Last updated: 05:00 AM ET, Tue January 26 2016

Will You Soon Be Able to Float to the Edge of Space by Balloon?

Features & Advice | Paul Thompson | January 26, 2016

Will You Soon Be Able to Float to the Edge of Space by Balloon?

Rendering via YouTube

By next year, a company called World View plans to offer you the chance to go to the edge of space — in a capsule that will be lifted by a helium-filled balloon. With a price of $75,000, would you consider this super-smooth ride to where few have gone before?

While the price might seem steep, it’s only a fraction of the Virgin Galactic Space Ship 2 ticket price ($250,000). In addition, this relatively new start-up company will beat Virgin Galactic into operation, if all goes according to plan.

And finally, going up in a balloon is decidedly gentler than being launched on board a rocket that is dropped by a plane.

If it seems a bit risky, World View says there is no need to worry about the balloon going “too high.” The atmosphere will keep the balloon from flying off into orbit. They use an ice cube as an example. An ice cube is lighter than water, but it can’t completely rise above the water on which it is floating. Make sense?

READ MORE: Floating Above Cappadocia

Describing the experience, the company says the capsule inside which “Voyagers” will be riding is “comfortable, and stylishly appointed.” The flight will require no special training, so you’re literally just along for the ride. The plan is to take passengers above 100,000 feet. You get to spend roughly two hours at that altitude, which is also far longer, but at a much lower altitude than Virgin Galactic.

As a Voyager, your flight time will be an estimated five to six hours, including ascent and descent. To descend, a pilot makes the balloon vent helium from its canopy, dropping slowly until the ParaWing takes over. At this point, the balloon is released and the pilot uses the wing to guide the capsule to a landing site, which is up to 300 miles from point of departure, depending on wind strength. The capsule is fitted with deployable skids on the bottom, allowing for a gentle landing. From there, the Voyagers are shuttled back to the takeoff location.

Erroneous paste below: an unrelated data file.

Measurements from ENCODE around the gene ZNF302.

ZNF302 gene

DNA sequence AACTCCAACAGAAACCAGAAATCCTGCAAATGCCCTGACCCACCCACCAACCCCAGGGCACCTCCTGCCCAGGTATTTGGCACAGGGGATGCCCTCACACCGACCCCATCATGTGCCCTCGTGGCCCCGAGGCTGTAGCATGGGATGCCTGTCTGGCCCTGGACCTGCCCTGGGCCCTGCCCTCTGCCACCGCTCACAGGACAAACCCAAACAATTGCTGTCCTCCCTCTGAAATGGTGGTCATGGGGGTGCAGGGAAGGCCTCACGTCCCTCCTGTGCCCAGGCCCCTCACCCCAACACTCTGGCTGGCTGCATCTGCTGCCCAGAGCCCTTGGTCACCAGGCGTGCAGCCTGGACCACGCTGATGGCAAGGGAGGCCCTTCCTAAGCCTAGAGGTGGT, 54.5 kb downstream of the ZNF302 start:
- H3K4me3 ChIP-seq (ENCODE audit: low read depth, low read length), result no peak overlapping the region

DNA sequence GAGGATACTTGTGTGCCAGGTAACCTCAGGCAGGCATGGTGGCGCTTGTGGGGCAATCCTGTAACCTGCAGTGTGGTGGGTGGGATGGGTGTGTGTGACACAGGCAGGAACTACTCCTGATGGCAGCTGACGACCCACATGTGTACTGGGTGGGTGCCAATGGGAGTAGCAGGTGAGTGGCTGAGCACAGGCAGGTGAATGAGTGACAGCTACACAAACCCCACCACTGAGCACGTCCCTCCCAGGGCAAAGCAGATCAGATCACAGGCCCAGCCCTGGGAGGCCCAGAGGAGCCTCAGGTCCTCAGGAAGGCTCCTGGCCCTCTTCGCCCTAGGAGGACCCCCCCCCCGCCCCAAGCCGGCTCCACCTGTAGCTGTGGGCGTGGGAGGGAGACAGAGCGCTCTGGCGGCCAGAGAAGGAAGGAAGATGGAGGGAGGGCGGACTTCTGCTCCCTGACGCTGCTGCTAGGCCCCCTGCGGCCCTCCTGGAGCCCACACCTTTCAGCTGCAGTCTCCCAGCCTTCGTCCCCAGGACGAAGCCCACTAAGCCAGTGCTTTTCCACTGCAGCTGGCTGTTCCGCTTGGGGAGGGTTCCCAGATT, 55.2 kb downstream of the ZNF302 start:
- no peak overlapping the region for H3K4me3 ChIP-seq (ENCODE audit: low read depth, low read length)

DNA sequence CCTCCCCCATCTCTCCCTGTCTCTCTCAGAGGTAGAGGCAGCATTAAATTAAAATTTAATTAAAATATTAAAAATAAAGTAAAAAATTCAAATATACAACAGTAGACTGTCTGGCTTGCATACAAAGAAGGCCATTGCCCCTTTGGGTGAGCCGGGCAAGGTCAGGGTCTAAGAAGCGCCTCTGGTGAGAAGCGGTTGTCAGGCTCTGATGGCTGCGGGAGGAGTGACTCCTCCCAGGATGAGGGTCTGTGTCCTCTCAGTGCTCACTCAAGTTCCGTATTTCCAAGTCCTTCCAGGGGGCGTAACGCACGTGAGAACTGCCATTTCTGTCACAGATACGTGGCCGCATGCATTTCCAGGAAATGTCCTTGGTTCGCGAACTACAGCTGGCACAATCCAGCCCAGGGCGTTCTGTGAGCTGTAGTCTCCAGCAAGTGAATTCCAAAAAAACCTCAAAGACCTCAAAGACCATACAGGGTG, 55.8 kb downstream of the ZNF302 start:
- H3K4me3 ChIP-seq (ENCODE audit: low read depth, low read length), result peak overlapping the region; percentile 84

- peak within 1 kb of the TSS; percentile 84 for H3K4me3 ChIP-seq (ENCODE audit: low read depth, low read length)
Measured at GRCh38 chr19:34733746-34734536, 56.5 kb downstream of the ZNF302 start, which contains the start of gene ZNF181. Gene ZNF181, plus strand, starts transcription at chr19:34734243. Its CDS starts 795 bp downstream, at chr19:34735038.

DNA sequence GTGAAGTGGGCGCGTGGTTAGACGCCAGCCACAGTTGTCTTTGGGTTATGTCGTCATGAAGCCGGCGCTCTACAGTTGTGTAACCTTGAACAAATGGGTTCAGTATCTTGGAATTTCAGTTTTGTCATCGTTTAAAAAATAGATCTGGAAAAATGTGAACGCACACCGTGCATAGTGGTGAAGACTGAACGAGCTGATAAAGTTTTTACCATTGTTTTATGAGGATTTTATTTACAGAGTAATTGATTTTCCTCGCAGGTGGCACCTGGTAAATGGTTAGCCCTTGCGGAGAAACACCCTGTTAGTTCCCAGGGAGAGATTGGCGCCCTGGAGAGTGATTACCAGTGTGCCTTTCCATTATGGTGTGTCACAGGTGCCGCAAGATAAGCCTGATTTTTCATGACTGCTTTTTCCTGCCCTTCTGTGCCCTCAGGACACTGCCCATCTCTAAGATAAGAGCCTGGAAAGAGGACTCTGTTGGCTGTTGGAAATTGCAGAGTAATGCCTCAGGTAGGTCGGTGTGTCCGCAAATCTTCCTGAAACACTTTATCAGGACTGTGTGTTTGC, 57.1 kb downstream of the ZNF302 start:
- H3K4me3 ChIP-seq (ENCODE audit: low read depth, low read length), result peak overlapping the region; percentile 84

Some stats and facts about your World View flight: The enormous gas-filled balloon envelope is constructed of polyethylene film, and holds 40 million cubic feet of helium, and expands to the approximate size of a football stadium! Normal hot air balloons hold 42,000 to 310,000 cubic feet. Even Goodyear’s newest blimp, “Wingfoot One” only holds 297,000 cubic feet — this thing is massive!

The capsule holds six passengers plus two crewmembers, and offers 360-degree views. If you’ve gotta go, the capsule does contain a toilet. No word on whether it’s the vacuum style lavatory the astronauts use. There’s also a refreshment bar.

READ MORE: Meet Virgin Galactic’s 747 Rocket Launcher

The company successfully performed a 1/10th scale test of their concept last October, but they have a long way to go before getting this thing off the ground, though they did get the all-important FAA approval.

If you’re looking to get into almost-space at some point in your life, World View looks like it will be the cheapest, safest and most comfortable way to do so.


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